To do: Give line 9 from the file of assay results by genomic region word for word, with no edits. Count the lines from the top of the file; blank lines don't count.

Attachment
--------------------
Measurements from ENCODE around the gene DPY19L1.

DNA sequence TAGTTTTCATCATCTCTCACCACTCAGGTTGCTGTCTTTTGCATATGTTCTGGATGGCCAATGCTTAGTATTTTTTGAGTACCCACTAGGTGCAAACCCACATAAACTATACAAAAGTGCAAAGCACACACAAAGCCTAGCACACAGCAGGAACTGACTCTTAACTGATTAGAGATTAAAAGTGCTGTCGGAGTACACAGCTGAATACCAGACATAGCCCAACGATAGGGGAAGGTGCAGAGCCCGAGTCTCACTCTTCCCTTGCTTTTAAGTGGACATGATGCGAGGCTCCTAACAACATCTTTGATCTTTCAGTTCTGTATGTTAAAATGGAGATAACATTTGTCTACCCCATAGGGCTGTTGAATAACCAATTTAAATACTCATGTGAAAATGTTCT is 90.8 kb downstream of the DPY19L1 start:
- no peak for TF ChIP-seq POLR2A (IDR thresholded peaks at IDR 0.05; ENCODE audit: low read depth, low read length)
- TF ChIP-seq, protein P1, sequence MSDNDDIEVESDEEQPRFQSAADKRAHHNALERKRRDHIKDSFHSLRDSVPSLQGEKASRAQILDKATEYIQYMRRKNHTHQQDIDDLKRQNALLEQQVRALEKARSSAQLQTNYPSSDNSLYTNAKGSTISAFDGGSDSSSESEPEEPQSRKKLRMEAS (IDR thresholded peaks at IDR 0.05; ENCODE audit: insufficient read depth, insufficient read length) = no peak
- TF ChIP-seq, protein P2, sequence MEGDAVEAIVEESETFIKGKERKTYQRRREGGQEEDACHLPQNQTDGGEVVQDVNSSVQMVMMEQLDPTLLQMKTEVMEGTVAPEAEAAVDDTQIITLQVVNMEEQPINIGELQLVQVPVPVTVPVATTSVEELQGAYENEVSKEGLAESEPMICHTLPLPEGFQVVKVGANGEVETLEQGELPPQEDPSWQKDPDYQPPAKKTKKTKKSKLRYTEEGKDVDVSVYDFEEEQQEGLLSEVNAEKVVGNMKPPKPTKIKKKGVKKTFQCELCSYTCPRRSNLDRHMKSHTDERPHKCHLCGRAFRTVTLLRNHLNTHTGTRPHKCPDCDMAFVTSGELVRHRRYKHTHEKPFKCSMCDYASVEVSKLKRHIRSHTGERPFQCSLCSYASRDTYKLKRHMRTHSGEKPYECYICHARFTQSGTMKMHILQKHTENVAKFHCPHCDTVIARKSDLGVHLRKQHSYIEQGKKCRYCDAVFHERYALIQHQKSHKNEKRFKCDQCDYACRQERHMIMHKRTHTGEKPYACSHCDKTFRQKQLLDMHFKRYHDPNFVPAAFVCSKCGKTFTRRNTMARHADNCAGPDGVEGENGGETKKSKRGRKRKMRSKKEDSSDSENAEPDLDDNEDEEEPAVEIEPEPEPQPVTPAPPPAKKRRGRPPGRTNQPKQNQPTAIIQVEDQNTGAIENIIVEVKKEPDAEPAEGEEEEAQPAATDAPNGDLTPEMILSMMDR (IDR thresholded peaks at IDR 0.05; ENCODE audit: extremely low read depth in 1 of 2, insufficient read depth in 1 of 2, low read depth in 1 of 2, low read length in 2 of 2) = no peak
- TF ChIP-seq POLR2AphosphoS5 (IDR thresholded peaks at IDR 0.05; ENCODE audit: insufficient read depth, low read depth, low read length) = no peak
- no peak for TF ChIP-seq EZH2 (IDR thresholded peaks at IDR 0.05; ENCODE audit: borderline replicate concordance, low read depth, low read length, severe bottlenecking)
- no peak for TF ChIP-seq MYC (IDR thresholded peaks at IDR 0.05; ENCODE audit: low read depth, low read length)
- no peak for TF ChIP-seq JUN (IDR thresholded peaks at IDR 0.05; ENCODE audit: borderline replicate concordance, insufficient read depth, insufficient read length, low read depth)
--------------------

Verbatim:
- no peak for TF ChIP-seq JUN (IDR thresholded peaks at IDR 0.05; ENCODE audit: borderline replicate concordance, insufficient read depth, insufficient read length, low read depth)